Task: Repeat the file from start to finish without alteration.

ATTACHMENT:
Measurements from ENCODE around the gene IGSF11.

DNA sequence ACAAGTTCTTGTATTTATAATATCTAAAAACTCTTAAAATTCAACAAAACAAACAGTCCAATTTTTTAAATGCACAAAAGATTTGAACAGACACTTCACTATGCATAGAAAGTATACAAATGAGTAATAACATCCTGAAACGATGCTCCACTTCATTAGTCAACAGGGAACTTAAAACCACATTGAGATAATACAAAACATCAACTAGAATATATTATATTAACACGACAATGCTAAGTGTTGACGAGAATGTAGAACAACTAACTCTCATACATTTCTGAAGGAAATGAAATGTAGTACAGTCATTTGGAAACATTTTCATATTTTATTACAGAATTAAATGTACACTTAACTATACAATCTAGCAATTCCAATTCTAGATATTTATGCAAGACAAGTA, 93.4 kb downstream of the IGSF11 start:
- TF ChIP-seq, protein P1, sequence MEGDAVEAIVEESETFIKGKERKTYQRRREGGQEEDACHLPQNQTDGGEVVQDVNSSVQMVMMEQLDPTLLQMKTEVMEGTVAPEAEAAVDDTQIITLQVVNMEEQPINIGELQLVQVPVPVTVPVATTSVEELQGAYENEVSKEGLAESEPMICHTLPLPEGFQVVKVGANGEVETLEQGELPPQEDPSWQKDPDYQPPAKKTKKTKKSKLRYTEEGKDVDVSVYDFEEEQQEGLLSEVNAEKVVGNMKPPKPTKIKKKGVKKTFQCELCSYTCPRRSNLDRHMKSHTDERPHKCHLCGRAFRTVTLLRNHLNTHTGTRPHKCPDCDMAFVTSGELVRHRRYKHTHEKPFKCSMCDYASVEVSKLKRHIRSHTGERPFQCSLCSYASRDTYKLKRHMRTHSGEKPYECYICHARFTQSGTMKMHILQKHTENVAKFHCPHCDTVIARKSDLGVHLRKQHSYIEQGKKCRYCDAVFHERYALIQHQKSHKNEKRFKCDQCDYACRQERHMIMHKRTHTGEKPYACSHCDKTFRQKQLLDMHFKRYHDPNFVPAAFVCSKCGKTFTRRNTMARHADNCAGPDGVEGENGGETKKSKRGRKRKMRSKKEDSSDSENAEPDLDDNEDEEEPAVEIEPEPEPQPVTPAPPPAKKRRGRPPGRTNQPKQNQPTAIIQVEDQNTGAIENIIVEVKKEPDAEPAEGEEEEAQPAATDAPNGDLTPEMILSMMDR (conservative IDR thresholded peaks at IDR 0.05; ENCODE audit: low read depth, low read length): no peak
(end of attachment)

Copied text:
Measurements from ENCODE around the gene IGSF11.

DNA sequence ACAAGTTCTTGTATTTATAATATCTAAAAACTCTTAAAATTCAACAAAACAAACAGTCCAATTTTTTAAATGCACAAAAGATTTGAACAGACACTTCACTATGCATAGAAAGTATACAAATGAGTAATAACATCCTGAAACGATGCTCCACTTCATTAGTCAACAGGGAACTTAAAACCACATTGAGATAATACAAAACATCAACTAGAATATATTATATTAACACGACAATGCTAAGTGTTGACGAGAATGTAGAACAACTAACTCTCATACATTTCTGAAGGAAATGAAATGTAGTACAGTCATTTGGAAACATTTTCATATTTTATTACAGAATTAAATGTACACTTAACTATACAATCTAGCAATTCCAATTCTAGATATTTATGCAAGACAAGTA, 93.4 kb downstream of the IGSF11 start:
- TF ChIP-seq, protein P1, sequence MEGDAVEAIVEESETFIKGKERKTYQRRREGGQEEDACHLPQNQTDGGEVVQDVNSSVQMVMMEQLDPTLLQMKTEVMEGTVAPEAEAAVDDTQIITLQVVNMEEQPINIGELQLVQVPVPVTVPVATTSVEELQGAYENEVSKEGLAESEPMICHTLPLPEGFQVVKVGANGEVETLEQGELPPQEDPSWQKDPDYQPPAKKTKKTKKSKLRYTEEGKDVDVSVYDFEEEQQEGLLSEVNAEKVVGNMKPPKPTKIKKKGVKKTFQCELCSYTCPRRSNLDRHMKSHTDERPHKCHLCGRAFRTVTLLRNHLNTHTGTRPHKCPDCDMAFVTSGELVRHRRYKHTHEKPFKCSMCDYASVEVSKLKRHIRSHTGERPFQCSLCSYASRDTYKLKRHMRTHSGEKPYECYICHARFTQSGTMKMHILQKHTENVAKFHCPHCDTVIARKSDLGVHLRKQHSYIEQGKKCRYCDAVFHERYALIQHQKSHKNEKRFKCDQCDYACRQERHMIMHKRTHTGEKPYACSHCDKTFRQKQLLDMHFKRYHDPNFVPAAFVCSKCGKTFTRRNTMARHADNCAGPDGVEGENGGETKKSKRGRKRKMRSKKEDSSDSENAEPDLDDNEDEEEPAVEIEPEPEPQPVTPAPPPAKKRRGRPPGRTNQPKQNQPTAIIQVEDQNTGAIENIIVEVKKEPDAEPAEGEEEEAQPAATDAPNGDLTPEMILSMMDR (conservative IDR thresholded peaks at IDR 0.05; ENCODE audit: low read depth, low read length): no peak